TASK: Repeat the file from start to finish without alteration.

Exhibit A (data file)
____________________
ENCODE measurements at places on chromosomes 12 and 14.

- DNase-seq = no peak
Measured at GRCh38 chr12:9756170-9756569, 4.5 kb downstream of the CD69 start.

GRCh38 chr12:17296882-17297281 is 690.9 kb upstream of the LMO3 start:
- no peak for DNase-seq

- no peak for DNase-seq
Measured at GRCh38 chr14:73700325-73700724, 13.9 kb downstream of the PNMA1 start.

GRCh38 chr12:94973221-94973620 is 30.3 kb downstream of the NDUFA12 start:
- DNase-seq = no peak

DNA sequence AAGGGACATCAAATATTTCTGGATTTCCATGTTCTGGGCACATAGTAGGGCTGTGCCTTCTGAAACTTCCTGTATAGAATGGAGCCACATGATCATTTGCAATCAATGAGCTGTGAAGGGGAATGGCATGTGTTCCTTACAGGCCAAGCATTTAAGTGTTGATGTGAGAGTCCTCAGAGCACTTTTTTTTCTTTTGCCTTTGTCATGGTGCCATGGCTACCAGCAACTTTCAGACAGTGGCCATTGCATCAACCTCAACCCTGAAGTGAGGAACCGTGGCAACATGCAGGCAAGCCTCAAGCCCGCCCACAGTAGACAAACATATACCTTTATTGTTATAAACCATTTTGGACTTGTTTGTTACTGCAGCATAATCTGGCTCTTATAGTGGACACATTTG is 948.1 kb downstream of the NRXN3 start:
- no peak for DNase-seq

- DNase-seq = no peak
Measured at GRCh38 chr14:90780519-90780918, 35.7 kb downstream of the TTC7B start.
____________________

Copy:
ENCODE measurements at places on chromosomes 12 and 14.

- DNase-seq = no peak
Measured at GRCh38 chr12:9756170-9756569, 4.5 kb downstream of the CD69 start.

GRCh38 chr12:17296882-17297281 is 690.9 kb upstream of the LMO3 start:
- no peak for DNase-seq

- no peak for DNase-seq
Measured at GRCh38 chr14:73700325-73700724, 13.9 kb downstream of the PNMA1 start.

GRCh38 chr12:94973221-94973620 is 30.3 kb downstream of the NDUFA12 start:
- DNase-seq = no peak

DNA sequence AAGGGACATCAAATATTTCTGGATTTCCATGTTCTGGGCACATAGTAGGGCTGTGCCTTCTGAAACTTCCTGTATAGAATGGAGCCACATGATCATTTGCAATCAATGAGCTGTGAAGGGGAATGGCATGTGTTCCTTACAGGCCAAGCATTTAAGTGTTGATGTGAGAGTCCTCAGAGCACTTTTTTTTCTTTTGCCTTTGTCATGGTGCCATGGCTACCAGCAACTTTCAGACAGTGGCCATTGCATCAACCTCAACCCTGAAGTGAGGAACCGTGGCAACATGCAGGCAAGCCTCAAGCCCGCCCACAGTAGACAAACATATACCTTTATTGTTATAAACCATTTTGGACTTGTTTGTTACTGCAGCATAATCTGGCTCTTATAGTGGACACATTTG is 948.1 kb downstream of the NRXN3 start:
- no peak for DNase-seq

- DNase-seq = no peak
Measured at GRCh38 chr14:90780519-90780918, 35.7 kb downstream of the TTC7B start.